[AusNOG] NBN Legislation
bradley at internode.com.au
Sat Nov 27 12:29:01 EST 2010
And this stops the provider offering a cheaper, lower speed service how?
It *appears* that the gov has just defined a new "pstn" standard service.
Everyone gets 240v, 50hz and mostly 20amps at minimum. There is nothing intrinsically wrong, as public policy, increasing that to 30 amps, or indeed 25Mbps.
Forward looking policy is sadly lacking from all governments. Sure you may disagree with the arbitrary values chosen, but the market has been broken due to policy failure for years, and some people are going to get hurt when a correction is applied - cold comfort for some.
Internode Network Engineer
On 27/11/2010, at 11:52, "Mark Smith" <nanog at 85d5b20a518b8f6864949bd940457dc124746ddc.nosense.org> wrote:
> On Sat, 27 Nov 2010 11:11:50 +1100
> Dmitri Kalintsev <dek735 at gmail.com> wrote:
>> Bevan et al,
>> My reading of this says that the intent appears to be to ensure that:
>> - If you're building new infrastructure, it will need to be capable of
>> providing L2 service (for example, you can't buy a wholesale L2 over HFC
>> - If you've re offering a high-speed L2 service, it meets at least base set
>> of requirements (which are to match those of NBN Co, and judging from the
>> technical product descriptions they have released to date, this should not
>> be very hard);
>> Also, it appears to me that you're free to offer however complex and
>> advanced L2 services *in addition* to the said "base bitstream L2 service"
>> and price them as you wish. Here's your differentiation - differentiate
>> away, as longs as you *also* offer a base service, at a regulated price
>> point. I think this might actually help innovation, rather than hamper it.
> It discourages and prevents innovation, because it prevents people
> offering a cheaper and less capable but quite acceptable service to
> the target market. As an analogy, imagine if the government in the 1940s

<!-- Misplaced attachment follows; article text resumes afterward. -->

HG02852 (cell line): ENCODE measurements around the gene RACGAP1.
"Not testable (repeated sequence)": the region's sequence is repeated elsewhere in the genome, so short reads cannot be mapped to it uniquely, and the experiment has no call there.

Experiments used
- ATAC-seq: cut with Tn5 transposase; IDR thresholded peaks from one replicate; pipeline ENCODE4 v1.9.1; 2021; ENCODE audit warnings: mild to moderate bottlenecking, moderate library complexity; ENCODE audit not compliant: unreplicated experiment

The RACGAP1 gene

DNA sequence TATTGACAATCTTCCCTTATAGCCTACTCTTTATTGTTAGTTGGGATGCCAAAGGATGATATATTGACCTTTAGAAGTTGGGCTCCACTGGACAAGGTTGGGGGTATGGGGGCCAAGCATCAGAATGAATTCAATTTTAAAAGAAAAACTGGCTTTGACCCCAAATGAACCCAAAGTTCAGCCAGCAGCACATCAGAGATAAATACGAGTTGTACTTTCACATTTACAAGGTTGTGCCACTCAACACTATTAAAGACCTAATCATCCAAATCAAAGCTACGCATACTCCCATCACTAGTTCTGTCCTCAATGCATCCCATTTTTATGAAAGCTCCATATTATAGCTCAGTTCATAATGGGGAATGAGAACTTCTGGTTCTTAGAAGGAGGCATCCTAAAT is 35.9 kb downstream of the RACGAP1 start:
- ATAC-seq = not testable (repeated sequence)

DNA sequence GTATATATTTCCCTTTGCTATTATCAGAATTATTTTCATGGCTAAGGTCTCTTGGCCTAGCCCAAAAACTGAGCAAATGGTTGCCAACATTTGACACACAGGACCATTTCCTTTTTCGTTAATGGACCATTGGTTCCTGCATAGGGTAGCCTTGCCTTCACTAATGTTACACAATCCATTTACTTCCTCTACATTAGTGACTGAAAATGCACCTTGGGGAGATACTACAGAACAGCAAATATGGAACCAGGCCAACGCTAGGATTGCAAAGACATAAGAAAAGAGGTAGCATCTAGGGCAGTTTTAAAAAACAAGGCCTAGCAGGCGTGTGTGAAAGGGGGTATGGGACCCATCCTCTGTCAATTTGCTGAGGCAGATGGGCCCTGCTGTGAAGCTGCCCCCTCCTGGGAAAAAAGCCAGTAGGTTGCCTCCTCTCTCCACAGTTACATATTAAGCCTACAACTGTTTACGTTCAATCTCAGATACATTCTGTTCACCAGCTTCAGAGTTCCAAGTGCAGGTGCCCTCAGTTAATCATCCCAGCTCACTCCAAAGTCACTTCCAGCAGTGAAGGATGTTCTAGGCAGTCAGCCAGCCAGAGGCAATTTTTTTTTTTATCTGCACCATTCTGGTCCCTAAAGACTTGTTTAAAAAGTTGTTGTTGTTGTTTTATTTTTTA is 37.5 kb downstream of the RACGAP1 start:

> mandated that all restaurants needed to provide seating, cutlery and
> porcelain or glass crockery. That would have prevented the innovations
> of drive through service, take away and fast food restaurants. I'm sure
> most of us have utilised those "lower quality services" at some time or
> If the government had mandated that phone services must be PSTN quality
> and availability, then we'd be unlikely to have mobile phones, because
> when we have and use a mobile, we trade off quality and availability of
> service for the convenience of mobility. Fortunately they didn't.
> Innovation needs to be able to happen in both directions - value add,
> at an increased cost, and value "reduce", at a reduced cost, which
> provides a product or service to a market that formally wasn't catered
> to, because it was being overshot.
>> Then again, I'm not a lawyer either.
>> Regarding Bevan's example with fibre in the basement - if my interpretation
>> is correct, then you're free to add a switch and provide a service, as long
>> as in doing so you're *also* establishing an ability to provide a "new
>> world-compliant" service to a potential wholesale purchaser, wishing to
>> serve somebody (else?) in the same building with a "universal bitstream L2
>> service" which he then would be able to buy from you at the regulated price.
>> -- D
>> On Fri, Nov 26, 2010 at 10:33 PM, Bevan Slattery
>> <Bevan.Slattery at nextdc.com>wrote:
>>> On top of that - ACMA/ACCC will be deciding on what products and technical
>>> standards everyone will use (loss of innovation) and everyone must offer
>>> non-discriminatory pricing even though the competitive infrastructure
>>> providers have 'risked' their capital to build these networks. Pricing
>>> regime will also be regulated along with any volume discounts. You can go
>>> to any provider and get the same vanilla service as determined by the
>>> Government and NBN Co.. So with innovation and product differentiation
>>> removed, those that have the cheapest cost of equity/debt will win. And
>>> it's not hard to guess who that is.
>>> This is simply economic and technical communism. Welcome to the new world
>>> AusNOG mailing list
>>> AusNOG at lists.ausnog.net
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